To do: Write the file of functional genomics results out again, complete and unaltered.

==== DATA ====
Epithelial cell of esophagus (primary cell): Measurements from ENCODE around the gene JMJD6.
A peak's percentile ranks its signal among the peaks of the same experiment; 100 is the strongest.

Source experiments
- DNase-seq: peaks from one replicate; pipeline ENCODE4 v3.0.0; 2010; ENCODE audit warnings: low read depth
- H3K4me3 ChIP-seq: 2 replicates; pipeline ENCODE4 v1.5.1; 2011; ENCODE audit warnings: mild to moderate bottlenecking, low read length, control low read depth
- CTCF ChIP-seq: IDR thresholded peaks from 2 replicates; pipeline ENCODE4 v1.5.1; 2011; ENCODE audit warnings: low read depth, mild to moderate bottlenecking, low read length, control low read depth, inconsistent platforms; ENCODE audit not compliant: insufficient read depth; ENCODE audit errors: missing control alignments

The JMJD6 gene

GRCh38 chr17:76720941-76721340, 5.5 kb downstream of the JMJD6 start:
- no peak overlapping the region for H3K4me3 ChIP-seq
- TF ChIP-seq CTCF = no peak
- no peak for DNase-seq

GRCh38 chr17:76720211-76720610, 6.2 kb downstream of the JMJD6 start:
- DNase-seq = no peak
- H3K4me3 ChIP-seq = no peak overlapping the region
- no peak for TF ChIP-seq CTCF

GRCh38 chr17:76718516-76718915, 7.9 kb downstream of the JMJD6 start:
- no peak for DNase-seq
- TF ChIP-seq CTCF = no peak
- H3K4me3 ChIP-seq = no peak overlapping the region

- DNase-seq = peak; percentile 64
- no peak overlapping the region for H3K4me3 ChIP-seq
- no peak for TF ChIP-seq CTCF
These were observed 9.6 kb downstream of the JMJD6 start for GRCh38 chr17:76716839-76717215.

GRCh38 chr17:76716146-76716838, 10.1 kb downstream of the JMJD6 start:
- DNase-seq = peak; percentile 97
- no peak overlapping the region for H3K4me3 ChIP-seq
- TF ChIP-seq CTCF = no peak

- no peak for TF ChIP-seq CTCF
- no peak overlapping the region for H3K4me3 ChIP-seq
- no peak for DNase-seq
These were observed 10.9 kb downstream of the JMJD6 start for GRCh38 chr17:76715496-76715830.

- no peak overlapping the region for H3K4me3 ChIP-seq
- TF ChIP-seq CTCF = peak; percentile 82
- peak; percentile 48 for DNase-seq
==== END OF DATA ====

Epithelial cell of esophagus (primary cell): Measurements from ENCODE around the gene JMJD6.
A peak's percentile ranks its signal among the peaks of the same experiment; 100 is the strongest.

Source experiments
- DNase-seq: peaks from one replicate; pipeline ENCODE4 v3.0.0; 2010; ENCODE audit warnings: low read depth
- H3K4me3 ChIP-seq: 2 replicates; pipeline ENCODE4 v1.5.1; 2011; ENCODE audit warnings: mild to moderate bottlenecking, low read length, control low read depth
- CTCF ChIP-seq: IDR thresholded peaks from 2 replicates; pipeline ENCODE4 v1.5.1; 2011; ENCODE audit warnings: low read depth, mild to moderate bottlenecking, low read length, control low read depth, inconsistent platforms; ENCODE audit not compliant: insufficient read depth; ENCODE audit errors: missing control alignments

The JMJD6 gene

GRCh38 chr17:76720941-76721340, 5.5 kb downstream of the JMJD6 start:
- no peak overlapping the region for H3K4me3 ChIP-seq
- TF ChIP-seq CTCF = no peak
- no peak for DNase-seq

GRCh38 chr17:76720211-76720610, 6.2 kb downstream of the JMJD6 start:
- DNase-seq = no peak
- H3K4me3 ChIP-seq = no peak overlapping the region
- no peak for TF ChIP-seq CTCF

GRCh38 chr17:76718516-76718915, 7.9 kb downstream of the JMJD6 start:
- no peak for DNase-seq
- TF ChIP-seq CTCF = no peak
- H3K4me3 ChIP-seq = no peak overlapping the region

- DNase-seq = peak; percentile 64
- no peak overlapping the region for H3K4me3 ChIP-seq
- no peak for TF ChIP-seq CTCF
These were observed 9.6 kb downstream of the JMJD6 start for GRCh38 chr17:76716839-76717215.

GRCh38 chr17:76716146-76716838, 10.1 kb downstream of the JMJD6 start:
- DNase-seq = peak; percentile 97
- no peak overlapping the region for H3K4me3 ChIP-seq
- TF ChIP-seq CTCF = no peak

- no peak for TF ChIP-seq CTCF
- no peak overlapping the region for H3K4me3 ChIP-seq
- no peak for DNase-seq
These were observed 10.9 kb downstream of the JMJD6 start for GRCh38 chr17:76715496-76715830.

- no peak overlapping the region for H3K4me3 ChIP-seq
- TF ChIP-seq CTCF = peak; percentile 82
- peak; percentile 48 for DNase-seq